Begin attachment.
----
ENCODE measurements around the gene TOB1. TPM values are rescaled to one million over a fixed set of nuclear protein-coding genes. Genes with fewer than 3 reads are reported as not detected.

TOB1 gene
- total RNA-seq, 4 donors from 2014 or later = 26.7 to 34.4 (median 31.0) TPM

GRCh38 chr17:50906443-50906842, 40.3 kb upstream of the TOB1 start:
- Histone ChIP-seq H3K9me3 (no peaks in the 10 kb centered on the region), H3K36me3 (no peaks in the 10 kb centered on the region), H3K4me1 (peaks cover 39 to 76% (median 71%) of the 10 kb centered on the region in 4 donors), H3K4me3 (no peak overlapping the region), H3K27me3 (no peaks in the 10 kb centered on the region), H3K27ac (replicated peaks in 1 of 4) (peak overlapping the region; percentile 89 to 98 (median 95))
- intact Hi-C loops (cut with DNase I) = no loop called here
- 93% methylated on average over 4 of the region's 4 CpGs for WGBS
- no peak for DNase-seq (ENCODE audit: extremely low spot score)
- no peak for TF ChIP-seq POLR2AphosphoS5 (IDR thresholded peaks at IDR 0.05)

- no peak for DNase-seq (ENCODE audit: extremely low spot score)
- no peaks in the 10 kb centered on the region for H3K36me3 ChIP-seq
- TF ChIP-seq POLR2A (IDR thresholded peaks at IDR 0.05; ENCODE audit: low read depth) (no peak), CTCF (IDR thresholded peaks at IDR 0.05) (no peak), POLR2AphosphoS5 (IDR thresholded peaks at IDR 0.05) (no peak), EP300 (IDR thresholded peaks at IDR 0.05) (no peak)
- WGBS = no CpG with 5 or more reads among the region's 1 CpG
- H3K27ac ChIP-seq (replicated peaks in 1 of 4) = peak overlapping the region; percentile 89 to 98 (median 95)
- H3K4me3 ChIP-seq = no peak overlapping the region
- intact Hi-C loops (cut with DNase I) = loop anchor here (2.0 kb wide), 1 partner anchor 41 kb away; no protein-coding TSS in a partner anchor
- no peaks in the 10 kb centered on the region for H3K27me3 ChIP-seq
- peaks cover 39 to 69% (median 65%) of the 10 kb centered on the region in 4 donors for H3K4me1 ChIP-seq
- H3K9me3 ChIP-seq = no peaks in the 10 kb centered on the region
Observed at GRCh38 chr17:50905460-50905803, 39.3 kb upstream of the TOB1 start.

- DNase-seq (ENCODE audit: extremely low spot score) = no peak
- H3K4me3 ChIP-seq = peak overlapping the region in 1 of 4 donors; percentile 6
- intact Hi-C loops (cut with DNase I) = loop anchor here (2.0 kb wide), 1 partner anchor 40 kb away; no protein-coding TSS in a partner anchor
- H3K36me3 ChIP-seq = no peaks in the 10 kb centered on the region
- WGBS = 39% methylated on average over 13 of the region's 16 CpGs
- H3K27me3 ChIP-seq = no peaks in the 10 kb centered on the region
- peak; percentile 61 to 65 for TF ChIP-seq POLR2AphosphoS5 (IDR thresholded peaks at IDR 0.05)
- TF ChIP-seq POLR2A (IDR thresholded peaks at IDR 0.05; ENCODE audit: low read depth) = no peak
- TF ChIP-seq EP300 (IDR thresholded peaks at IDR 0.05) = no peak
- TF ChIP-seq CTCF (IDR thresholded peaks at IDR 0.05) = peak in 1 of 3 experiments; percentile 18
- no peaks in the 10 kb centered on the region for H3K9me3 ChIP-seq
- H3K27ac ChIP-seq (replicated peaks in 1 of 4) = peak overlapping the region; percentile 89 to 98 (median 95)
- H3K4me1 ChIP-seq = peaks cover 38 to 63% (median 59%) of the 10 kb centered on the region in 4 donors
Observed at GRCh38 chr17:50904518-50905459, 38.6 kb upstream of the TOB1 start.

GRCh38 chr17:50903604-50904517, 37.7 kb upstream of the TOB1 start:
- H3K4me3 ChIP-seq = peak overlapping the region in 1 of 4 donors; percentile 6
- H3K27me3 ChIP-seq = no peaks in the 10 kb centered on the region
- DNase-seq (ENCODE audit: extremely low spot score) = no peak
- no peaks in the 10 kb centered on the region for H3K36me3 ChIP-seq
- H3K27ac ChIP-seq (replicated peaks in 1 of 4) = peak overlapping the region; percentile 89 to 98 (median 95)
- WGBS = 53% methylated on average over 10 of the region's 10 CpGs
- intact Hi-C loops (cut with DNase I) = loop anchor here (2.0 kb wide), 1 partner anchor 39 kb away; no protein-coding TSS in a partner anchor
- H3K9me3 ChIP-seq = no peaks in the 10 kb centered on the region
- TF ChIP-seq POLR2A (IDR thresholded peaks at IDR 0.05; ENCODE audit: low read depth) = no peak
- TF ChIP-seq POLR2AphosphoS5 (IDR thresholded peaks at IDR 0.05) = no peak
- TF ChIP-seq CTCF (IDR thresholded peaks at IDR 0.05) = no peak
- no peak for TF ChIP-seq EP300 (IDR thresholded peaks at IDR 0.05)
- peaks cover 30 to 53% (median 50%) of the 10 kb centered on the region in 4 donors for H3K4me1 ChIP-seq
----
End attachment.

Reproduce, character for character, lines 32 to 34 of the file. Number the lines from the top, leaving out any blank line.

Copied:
- H3K27ac ChIP-seq (replicated peaks in 1 of 4) = peak overlapping the region; percentile 89 to 98 (median 95)
- H3K4me1 ChIP-seq = peaks cover 38 to 63% (median 59%) of the 10 kb centered on the region in 4 donors
Observed at GRCh38 chr17:50904518-50905459, 38.6 kb upstream of the TOB1 start.